In the last year, he’s won 12 contests thanks to the votes of thousands of fans and his brand of raunchy, catchy musical comedy – earning him over $200,000 in cash and prizes. His wins have landed him on the front page of the New York Times, on NBC’s “The Tonight Show With Jay Leno” – and now, he’s AccessHollywood.com’s newest Rising Star.
It’s been a quick rise to fame for the Los Angeles-based comedian – and a weird one.
“[On Leno], Steve Carell turns to me and says ‘It’s pretty surreal, isn’t it?’” Joel told Access. “But nothing is more surreal than Steve Carell telling you it’s surreal.”
And though his victories have earned him trips around the world, from Antarctica to Israel, just months ago he was far from a life of luxury. Joel filmed one of his videos, “More Beef In More Places,” with chili because he couldn’t pay for the meat of the title.
“I was so poor that I was singing about beef and all I could afford was chili,” he said.
Among his many jobs were songleading at a Jewish summer camp in Malibu, nude modeling, selling strudel at an open-air market in England and working the graveyard shift at a 24 Hour Fitness, where he used his time off to make the video that won his first contest – the chance to wear a smoothie costume and earn $5,000 from Planet Smoothie.
“My worst job was the one right out of high school,” he said. “I used to put laser pointers from Japanese boxes into American boxes for nine hours a day in the basement of a strip club.”
When he won the first contest, one thing led to another and soon he’d entered a total of 23, with more still to come.
“There are literally tons [of contests],” he said. “At any given time, there are 20 or 30 that are on my plate to enter.”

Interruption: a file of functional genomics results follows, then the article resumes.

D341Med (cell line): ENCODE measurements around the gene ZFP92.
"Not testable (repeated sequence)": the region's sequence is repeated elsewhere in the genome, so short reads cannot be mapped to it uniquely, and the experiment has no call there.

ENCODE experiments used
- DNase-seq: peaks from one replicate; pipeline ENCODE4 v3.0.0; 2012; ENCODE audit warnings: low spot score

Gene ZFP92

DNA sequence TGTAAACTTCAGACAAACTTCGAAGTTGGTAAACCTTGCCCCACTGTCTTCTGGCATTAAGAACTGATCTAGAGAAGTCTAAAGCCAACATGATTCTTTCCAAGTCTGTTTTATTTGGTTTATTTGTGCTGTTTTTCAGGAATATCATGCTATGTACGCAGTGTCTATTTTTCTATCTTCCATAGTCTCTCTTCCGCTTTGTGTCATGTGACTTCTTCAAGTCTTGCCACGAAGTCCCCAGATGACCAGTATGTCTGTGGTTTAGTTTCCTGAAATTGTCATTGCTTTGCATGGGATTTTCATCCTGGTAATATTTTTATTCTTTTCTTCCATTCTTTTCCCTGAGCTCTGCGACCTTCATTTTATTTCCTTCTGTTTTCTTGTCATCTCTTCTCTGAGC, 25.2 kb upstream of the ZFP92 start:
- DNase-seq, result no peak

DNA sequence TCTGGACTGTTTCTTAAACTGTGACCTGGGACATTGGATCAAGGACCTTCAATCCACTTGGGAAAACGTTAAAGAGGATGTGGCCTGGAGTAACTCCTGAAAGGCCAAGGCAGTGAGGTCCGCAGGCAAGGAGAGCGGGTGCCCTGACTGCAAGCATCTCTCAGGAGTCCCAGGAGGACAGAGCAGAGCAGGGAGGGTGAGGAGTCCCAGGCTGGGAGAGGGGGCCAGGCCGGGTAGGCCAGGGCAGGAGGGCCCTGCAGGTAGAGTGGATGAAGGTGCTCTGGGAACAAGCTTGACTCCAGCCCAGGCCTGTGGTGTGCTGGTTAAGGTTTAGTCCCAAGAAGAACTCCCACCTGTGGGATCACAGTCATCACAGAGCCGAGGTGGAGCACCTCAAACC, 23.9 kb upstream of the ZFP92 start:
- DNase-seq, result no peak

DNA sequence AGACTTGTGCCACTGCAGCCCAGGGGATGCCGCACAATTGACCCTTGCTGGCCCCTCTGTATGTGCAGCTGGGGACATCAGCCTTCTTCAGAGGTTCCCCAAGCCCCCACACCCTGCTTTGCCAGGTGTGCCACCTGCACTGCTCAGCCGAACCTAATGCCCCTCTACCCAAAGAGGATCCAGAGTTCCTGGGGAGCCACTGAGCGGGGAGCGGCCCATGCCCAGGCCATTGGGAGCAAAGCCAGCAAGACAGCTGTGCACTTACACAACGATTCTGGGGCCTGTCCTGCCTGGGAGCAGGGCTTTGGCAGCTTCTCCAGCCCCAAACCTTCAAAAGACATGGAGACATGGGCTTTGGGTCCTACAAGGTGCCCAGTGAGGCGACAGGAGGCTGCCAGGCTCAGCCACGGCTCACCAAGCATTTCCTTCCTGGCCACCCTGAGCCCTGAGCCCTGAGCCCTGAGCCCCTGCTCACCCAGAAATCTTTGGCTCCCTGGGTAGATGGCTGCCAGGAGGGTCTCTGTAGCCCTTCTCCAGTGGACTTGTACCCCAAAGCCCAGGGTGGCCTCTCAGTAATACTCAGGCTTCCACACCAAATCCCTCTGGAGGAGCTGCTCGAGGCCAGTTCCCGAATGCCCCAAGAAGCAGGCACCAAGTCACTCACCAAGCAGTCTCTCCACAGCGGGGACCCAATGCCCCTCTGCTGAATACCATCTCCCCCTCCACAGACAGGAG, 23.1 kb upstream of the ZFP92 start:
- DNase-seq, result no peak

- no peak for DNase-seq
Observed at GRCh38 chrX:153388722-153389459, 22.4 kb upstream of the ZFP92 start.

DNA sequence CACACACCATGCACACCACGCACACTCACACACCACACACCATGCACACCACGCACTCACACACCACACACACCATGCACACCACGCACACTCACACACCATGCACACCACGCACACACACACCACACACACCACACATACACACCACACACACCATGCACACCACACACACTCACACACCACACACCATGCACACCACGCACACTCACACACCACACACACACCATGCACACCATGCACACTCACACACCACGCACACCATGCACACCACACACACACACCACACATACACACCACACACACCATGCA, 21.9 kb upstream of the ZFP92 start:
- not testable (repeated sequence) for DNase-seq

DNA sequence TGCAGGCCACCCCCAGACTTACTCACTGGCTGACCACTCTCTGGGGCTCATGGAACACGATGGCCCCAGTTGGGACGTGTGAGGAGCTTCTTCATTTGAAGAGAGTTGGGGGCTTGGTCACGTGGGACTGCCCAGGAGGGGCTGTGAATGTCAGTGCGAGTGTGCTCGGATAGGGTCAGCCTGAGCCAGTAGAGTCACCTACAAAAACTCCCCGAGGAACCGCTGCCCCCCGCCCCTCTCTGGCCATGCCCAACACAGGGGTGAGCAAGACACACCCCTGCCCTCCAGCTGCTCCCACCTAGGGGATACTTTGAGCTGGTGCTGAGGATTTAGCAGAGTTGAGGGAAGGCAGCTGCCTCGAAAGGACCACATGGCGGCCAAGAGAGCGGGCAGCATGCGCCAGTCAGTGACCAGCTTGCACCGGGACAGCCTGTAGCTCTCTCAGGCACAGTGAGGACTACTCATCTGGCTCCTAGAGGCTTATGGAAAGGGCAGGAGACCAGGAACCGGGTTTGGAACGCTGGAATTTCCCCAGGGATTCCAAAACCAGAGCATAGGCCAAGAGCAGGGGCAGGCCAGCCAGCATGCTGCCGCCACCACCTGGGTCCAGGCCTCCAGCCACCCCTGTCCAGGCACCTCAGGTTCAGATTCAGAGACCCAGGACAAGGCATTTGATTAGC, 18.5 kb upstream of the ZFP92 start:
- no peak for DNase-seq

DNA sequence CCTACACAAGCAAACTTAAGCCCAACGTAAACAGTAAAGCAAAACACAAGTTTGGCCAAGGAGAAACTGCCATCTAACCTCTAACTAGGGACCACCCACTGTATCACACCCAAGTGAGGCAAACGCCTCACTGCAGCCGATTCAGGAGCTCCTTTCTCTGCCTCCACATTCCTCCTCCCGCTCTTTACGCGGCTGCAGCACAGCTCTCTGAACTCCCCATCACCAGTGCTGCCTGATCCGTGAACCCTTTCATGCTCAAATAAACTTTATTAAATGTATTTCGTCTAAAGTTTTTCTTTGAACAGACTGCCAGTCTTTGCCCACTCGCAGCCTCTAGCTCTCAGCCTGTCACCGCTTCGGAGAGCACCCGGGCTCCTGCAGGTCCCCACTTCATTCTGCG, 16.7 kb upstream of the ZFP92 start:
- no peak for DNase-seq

Among his best wins – a video filmed with live polar bears on his Arctic cruise that won him $100,000 in a Klondike Bar contest (watch it here), and a video titled “Mr. Watermelon, Party Fruit,” where he goes hip-hop at a pool party with, well, a watermelon. (His material is archived on his Web site, HappyJoel.com.)
“I love rapping aggressively at the camera about watermelon while there’s a part of friends in the background who don’t give a s*** about what I’m doing,” he said.
Joel’s often ribald songs began taking shape long before YouTube.
“I was writing dirty songs and comedy songs when I was 12,” he said. “I used to play them around school, got in trouble for that. That was probably a mistake in judgment to sing there.”
Though his songs seem part Flight of the Conchords/part Adam Sandler, Joel’s main influence was unintentional.
“I draw a lot more inspiration from Poison and Warrant and Slaughter – rock bands of the late 80s and early 90s who were 100 percent committed to the things they were saying which were also entirely hysterical,” he said. “Bret Michaels really means every sentence he sings in ‘Every Rose Has Its Thorn.’”
And though he’s interested in pursuing film and television projects, it’s the short-form video where his particular blend of humor has made him an online star.
“It’s a really fun creative exercise,” he said. “Here’s a product or here’s an object, make it entertaining. How are you going to make watermelon entertaining for a minute-and-a-half?”
A good question – but judging by the votes of his fans, it’s one Joel’s already answered.
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